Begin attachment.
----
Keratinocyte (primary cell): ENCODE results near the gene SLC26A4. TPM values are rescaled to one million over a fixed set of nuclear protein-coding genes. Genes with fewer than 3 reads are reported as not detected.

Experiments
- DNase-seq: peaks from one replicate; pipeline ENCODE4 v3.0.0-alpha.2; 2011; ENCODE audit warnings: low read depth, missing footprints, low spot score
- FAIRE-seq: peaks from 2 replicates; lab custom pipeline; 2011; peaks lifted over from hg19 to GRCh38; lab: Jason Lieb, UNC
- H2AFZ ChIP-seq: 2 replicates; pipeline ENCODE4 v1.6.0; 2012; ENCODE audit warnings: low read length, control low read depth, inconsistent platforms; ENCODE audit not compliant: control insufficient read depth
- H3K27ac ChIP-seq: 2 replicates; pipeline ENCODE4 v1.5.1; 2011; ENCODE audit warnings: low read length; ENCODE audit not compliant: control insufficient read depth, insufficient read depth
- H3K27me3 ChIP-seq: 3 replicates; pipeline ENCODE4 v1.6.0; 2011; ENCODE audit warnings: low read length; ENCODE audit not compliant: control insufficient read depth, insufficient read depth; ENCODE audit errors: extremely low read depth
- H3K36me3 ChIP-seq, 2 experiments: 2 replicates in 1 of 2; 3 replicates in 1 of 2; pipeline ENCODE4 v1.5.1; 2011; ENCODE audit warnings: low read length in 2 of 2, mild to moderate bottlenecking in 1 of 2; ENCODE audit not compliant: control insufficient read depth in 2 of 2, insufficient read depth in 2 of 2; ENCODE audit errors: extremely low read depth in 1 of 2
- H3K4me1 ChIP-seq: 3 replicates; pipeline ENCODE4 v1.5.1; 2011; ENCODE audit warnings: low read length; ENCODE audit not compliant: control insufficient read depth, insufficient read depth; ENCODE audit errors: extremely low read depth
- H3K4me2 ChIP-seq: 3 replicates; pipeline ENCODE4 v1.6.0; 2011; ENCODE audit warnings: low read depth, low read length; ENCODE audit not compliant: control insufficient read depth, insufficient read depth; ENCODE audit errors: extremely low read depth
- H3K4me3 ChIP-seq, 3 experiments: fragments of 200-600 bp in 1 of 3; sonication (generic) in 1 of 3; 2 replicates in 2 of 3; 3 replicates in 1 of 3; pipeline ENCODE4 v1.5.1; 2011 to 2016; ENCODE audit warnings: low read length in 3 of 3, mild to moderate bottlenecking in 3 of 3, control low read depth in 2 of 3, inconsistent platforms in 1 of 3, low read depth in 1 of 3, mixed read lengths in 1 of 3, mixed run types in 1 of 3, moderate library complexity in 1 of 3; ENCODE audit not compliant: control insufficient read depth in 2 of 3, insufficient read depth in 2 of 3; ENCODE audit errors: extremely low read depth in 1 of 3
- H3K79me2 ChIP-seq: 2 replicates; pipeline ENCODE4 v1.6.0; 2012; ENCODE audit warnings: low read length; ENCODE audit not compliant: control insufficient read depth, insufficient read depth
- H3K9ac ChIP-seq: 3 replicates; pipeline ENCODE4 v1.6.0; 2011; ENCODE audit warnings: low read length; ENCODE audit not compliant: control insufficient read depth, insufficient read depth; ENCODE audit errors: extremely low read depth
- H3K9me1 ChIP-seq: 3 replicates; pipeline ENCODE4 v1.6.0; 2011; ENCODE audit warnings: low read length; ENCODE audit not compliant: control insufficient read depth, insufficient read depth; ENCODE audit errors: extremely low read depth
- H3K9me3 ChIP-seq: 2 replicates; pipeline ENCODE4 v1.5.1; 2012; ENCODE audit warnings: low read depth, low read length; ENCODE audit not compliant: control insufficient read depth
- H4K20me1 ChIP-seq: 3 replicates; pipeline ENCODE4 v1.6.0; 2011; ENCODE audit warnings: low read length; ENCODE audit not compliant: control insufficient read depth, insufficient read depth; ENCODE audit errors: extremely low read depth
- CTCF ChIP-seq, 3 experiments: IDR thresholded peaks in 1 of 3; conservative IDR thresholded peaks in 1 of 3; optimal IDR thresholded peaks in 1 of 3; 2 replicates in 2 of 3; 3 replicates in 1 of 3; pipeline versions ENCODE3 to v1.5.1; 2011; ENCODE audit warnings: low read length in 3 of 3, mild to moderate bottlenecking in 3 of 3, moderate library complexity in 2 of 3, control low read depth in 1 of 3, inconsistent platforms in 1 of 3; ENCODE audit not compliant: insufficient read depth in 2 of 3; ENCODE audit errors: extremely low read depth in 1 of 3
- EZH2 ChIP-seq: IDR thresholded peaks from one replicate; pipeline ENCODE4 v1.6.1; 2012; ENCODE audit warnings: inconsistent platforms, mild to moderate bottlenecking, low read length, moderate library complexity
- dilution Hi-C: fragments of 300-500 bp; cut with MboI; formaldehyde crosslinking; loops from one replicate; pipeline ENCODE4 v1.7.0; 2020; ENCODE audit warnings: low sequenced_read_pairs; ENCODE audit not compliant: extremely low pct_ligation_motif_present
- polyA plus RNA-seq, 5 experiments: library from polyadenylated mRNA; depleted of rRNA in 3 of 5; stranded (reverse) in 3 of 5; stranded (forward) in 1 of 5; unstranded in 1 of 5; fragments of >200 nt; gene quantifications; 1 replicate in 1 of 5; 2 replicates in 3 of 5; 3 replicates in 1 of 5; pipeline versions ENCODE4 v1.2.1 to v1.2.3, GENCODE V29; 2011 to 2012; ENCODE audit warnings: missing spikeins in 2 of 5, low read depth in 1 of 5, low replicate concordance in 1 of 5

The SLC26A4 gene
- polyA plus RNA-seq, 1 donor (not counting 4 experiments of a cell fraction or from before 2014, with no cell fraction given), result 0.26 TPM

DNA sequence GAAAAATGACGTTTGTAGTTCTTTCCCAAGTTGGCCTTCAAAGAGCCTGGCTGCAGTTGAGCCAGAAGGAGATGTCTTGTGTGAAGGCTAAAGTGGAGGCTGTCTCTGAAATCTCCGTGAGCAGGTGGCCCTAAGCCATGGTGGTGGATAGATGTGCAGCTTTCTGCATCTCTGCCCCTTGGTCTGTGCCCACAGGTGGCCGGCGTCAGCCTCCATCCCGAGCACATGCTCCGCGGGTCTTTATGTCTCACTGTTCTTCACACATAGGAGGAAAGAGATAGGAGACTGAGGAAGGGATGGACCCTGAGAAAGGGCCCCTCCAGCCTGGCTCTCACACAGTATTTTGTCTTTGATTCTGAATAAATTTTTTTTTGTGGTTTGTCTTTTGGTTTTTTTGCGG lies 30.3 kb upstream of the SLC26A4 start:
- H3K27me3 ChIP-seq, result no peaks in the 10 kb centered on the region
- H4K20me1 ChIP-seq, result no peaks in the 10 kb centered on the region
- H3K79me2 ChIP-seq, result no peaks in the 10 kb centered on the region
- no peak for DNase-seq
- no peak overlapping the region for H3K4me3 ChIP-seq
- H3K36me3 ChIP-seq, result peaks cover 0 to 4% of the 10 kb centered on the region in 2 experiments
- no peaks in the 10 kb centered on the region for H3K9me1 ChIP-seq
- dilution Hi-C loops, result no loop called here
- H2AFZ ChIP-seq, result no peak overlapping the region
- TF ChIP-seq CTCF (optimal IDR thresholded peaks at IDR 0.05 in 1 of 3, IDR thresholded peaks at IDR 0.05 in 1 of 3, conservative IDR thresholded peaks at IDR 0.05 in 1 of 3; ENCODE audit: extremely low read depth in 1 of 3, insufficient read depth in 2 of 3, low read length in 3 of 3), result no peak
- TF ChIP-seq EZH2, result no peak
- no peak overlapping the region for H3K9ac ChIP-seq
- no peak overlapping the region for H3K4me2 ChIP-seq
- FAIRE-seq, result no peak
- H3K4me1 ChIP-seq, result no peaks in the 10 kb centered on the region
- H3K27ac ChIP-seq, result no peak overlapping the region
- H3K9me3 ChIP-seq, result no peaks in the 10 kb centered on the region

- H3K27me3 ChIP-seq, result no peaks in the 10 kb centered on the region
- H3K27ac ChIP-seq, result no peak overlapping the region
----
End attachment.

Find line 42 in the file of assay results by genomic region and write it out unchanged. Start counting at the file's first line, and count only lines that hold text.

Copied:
- H3K27ac ChIP-seq, result no peak overlapping the region